Trooper of the Year humbled by honor
Trooper Martin Kriz is based at the Virginia State Police Area Office at Gum Spring. He was honored as Louisa County Crime Solvers’ Law Enforcement Officer of the Year.
In Trooper Martin Kriz’s eyes, he only did what any other fellow trooper would have done when he responded to a single vehicle crash in November of 2012. But according to Louisa County Crime Solvers and Commonwealth’s Attorney Rusty McGuire, what he did was nothing short of extraordinary.
Named 2014 Law Enforcement Officer of the Year, it was Kriz’s powers of observation – doing what he was trained to do – and his quick thinking that made him the clear leader in this year’s award process. But for Kriz, he would have preferred that the incident that led to his being honored had never happened at all.
That November night, Kriz was working the midnight shift when he was dispatched from his patrol duties on I-64 to an accident on Yanceyville Road in the western end of Louisa County. When he arrived at the scene, three men were already being treated by emergency services personnel. The driver was conscious, but the two passengers were not. One man was in such serious condition that he had to be flown to the hospital.
When Kriz talked to driver Lawrence Hawk he noticed signs of intoxication, so immediately placed him under arrest and started going through the usual DUI process. Kriz learned the next day that one of the passengers, Darone Johnson, had not survived and the third, Justin Sprouse, will suffer from his injuries the rest of his life.
“It was an unfortunate situation,” Kriz said. “The worst thing is nobody can give life back to Mr. Johnson. I’m glad justice was done. I wish Mr. Johnson didn’t die and Mr. Sprouse and Mr. Hawk hadn’t suffered bad injuries. It’s just unfortunate.”
During the investigation, Kriz and the commonwealth’s attorney’s office interviewed several people to tie all the threads together while they worked on the case. Hawk, who had initially admitted he was the driver at the time of the wreck, later backtracked on his story claiming it was Johnson, who was found in the back seat, who was actually behind the wheel.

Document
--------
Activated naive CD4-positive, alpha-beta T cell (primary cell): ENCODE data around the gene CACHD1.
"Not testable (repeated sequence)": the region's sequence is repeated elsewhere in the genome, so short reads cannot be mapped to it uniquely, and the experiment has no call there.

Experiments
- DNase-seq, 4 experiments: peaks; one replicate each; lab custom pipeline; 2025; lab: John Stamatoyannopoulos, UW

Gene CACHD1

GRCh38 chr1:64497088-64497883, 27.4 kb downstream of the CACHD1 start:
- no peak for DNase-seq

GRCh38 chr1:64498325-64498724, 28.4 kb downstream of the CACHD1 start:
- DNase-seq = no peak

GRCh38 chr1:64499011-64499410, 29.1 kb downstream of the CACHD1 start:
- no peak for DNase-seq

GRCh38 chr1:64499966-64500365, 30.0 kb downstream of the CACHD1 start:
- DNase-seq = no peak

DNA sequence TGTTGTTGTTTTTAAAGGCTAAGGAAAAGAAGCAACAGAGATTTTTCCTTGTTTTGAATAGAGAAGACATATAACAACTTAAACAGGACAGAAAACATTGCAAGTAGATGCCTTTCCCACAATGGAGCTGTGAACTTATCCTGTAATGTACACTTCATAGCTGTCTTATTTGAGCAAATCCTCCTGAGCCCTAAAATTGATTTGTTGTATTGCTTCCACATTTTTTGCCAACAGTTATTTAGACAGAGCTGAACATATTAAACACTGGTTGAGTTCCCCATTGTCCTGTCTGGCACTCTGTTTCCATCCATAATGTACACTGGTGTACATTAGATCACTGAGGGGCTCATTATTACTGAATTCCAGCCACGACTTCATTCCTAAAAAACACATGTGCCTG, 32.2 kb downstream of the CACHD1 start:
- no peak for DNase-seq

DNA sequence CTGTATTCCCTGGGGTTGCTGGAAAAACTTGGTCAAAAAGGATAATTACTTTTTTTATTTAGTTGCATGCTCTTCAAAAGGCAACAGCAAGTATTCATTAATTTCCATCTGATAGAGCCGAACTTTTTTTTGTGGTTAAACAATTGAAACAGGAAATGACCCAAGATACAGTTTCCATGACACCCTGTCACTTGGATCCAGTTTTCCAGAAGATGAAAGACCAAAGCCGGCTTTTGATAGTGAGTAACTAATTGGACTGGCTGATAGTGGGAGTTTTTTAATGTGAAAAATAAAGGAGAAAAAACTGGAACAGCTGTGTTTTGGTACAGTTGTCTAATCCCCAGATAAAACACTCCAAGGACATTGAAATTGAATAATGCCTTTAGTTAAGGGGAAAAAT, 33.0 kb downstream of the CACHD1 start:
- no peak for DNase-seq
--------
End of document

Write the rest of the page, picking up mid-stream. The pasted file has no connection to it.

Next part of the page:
“The case was basically airtight,” Kriz said.
The case is now closed and Hawk is serving eight years behind bars for manslaughter, maiming and driving under the influence.
“In this profession, you see a lot of things and experience a lot of things,” Kriz said. “It goes without saying, you never know what will happen. You always have to be ready.”
In his nomination of Kriz, McGuire credited the successful prosecution of Hawk to the trooper’s thorough investigation.
Becoming a law enforcement officer was something that the Czech Republic native had dreamed of as a young boy. In fact, when he graduated high school, he tried to realize that dream – but it is a difficult profession to get into in his home country.
In the Czech Republic, law enforcement is a high-status line of work that requires a master’s degree program. The field of applicants vying for a slot in the program of study is brutal. When Kriz applied, only 100 applicants were chosen from among 3,200. He was not selected.
To read the entire story, see the May 8 edition of The Central Virginian.